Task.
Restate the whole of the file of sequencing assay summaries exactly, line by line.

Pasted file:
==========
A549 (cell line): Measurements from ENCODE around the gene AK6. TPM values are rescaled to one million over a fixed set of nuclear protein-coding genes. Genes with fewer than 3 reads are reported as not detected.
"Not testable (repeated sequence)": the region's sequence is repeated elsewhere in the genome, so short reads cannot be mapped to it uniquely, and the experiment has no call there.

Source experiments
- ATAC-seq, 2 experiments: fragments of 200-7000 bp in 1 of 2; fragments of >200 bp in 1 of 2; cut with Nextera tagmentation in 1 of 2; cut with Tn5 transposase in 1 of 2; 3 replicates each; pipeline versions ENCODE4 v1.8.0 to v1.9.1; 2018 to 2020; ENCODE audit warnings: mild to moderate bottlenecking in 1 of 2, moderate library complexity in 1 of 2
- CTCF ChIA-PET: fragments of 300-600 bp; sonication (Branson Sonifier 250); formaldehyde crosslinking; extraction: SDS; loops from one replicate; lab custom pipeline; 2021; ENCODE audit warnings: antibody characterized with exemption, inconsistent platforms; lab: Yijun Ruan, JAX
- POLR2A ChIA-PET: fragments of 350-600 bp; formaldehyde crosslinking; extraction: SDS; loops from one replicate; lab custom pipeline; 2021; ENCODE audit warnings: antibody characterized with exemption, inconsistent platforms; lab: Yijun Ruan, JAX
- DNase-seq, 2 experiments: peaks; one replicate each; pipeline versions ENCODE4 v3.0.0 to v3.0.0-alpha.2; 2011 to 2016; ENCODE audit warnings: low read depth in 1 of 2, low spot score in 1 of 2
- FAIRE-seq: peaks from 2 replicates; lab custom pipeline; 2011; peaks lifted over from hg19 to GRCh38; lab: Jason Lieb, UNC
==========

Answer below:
A549 (cell line): Measurements from ENCODE around the gene AK6. TPM values are rescaled to one million over a fixed set of nuclear protein-coding genes. Genes with fewer than 3 reads are reported as not detected.
"Not testable (repeated sequence)": the region's sequence is repeated elsewhere in the genome, so short reads cannot be mapped to it uniquely, and the experiment has no call there.

Source experiments
- ATAC-seq, 2 experiments: fragments of 200-7000 bp in 1 of 2; fragments of >200 bp in 1 of 2; cut with Nextera tagmentation in 1 of 2; cut with Tn5 transposase in 1 of 2; 3 replicates each; pipeline versions ENCODE4 v1.8.0 to v1.9.1; 2018 to 2020; ENCODE audit warnings: mild to moderate bottlenecking in 1 of 2, moderate library complexity in 1 of 2
- CTCF ChIA-PET: fragments of 300-600 bp; sonication (Branson Sonifier 250); formaldehyde crosslinking; extraction: SDS; loops from one replicate; lab custom pipeline; 2021; ENCODE audit warnings: antibody characterized with exemption, inconsistent platforms; lab: Yijun Ruan, JAX
- POLR2A ChIA-PET: fragments of 350-600 bp; formaldehyde crosslinking; extraction: SDS; loops from one replicate; lab custom pipeline; 2021; ENCODE audit warnings: antibody characterized with exemption, inconsistent platforms; lab: Yijun Ruan, JAX
- DNase-seq, 2 experiments: peaks; one replicate each; pipeline versions ENCODE4 v3.0.0 to v3.0.0-alpha.2; 2011 to 2016; ENCODE audit warnings: low read depth in 1 of 2, low spot score in 1 of 2
- FAIRE-seq: peaks from 2 replicates; lab custom pipeline; 2011; peaks lifted over from hg19 to GRCh38; lab: Jason Lieb, UNC